She is part of an army. In real battles, after drilling dummies made of straw for so long, a part of every new soldier still believes that all men are made of straw. That makes it easier to defend herself at the cost of enemy lives. The world holds its breath and shrinks to a point, and at that point there is only her actions. With awful clarity, whatever she contains becomes immaterial because if she does the wrong thing at the wrong time it doesn’t matter what or who she was.

Mulan learns from observation and gut instinct that everyone either lives together or dies alone. She is bound to her brothers in arms in a way she would be hard pressed to put into words. In theory, they are fighting for their country. Or at least the current king, who rides precariously on the rising crest of the coming new dynasty. In practice, they fight to keep each other from dying. It is for this reason alone that, when her regiment is ambushed, she saves the lives of over a hundred men. The quick thinking earns her a medal.

Regarded now as one of the army’s elite, Mulan is moved from the front lines to the guard of a diplomatic envoy. Without her friends and the constant fighting she is restless. Being a guard requires vigilance but, most of the time, not much else, so she falls into the habit of watching the diplomats. Although she doesn’t care much the ambassador, puffed up with the importance of his job to the point of overinflation, his daughter catches her eye. Fierce and intelligent, the Princess takes to riding next to her in the procession and striking up conversations. Mulan is aware of her keen eyes on her, and there is nothing soft about the way, one night, they sneak unseen into the Princess’ private tent and kiss. Later the Princess speaks with her father, and from then on Mulan is her personal guard.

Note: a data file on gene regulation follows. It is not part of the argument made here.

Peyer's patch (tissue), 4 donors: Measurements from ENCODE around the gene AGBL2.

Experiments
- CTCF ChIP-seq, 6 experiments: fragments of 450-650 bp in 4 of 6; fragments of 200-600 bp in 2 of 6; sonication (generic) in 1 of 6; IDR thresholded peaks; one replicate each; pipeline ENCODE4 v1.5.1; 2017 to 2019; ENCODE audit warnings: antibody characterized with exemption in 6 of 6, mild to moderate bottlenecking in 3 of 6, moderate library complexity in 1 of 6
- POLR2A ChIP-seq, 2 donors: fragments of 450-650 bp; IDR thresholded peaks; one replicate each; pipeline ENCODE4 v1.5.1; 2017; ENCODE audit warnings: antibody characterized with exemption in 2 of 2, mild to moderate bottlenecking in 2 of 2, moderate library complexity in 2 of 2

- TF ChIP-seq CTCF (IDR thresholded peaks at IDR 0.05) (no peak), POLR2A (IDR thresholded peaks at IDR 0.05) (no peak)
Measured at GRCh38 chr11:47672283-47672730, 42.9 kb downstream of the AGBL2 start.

She’s not even sure what to call what they have but the intimacy of it is surprising, far more powerful than one night in the brothel. Mulan never asks how the Princess saw past the armor and short hair to the truth, unsure of what answer she would hope to hear. In private they call each other sworn sisters, because that’s as close as they can come to the word lovers. In public, they can never touch.

Suddenly the war ends, settled not by body counts on the battlefield but behind closed doors by the ruling class. The army is disbanded and told to go home, but Mulan loiters, not wanting to leave. She isn’t particularly surprised when the Princess’ father is accused and sentenced to death for treason, but she’s stunned when the Princess offers herself in his place. She has been trained to understand that soldiers do not abandon each other, but realizes that she’d forgotten her fierce Princess was not like her brothers in arms.

But Mulan is still a soldier. She speaks up on her Princess’ behalf in defense of fealty to a father — after all, that is why she herself is here. Her reputation as a war hero is enough that some listen, though not enough. The pardon comes when the Princess promises to marry one of the army’s generals, and that’s what breaks the last thread between them.

Without her sworn sister, without her war to fight, Mulan wonders if she should go home. She could go back to the place where she cut her hair and let it grow long again, let the armor rust in a corner, slip back into the song like a final refrain and let her adventure fade into silence. But she is restless, and when she reaches the last fork on the road to her father’s house, she takes the other path. Being on the march is comforting, and when she comes to the next town she can send some of the money she’s saved up as a goodbye present.

She keeps moving, grieving the things she can’t go back to. Not as a soldier for now, and after all this time maybe not as Mulan either.

It’s been so long that she’s not sure who she is anymore.